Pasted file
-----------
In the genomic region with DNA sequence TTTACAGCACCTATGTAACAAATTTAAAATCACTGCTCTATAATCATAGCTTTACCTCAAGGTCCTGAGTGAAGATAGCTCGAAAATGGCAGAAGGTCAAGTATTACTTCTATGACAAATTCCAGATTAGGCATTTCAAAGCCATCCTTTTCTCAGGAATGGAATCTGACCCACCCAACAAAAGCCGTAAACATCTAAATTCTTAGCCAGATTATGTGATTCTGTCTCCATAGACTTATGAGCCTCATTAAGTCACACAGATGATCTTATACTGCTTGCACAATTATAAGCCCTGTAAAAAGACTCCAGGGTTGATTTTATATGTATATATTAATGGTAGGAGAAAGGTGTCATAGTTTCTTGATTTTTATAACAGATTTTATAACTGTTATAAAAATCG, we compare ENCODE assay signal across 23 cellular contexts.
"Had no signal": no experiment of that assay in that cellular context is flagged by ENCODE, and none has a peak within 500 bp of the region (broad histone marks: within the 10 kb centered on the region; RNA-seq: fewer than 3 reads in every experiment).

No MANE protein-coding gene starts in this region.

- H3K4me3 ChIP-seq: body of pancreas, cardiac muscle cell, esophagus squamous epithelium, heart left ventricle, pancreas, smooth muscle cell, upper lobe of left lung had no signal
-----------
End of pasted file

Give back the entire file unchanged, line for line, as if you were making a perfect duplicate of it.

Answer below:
In the genomic region with DNA sequence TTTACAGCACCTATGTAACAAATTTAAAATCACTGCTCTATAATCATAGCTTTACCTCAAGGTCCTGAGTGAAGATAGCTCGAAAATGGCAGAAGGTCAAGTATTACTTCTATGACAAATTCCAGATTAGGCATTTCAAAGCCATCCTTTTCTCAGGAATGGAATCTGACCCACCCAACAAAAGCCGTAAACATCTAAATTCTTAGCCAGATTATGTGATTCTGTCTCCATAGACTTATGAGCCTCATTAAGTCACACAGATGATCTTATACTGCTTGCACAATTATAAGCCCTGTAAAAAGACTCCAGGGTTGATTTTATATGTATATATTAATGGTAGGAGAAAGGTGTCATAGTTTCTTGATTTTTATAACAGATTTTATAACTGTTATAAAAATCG, we compare ENCODE assay signal across 23 cellular contexts.
"Had no signal": no experiment of that assay in that cellular context is flagged by ENCODE, and none has a peak within 500 bp of the region (broad histone marks: within the 10 kb centered on the region; RNA-seq: fewer than 3 reads in every experiment).

No MANE protein-coding gene starts in this region.

- H3K4me3 ChIP-seq: body of pancreas, cardiac muscle cell, esophagus squamous epithelium, heart left ventricle, pancreas, smooth muscle cell, upper lobe of left lung had no signal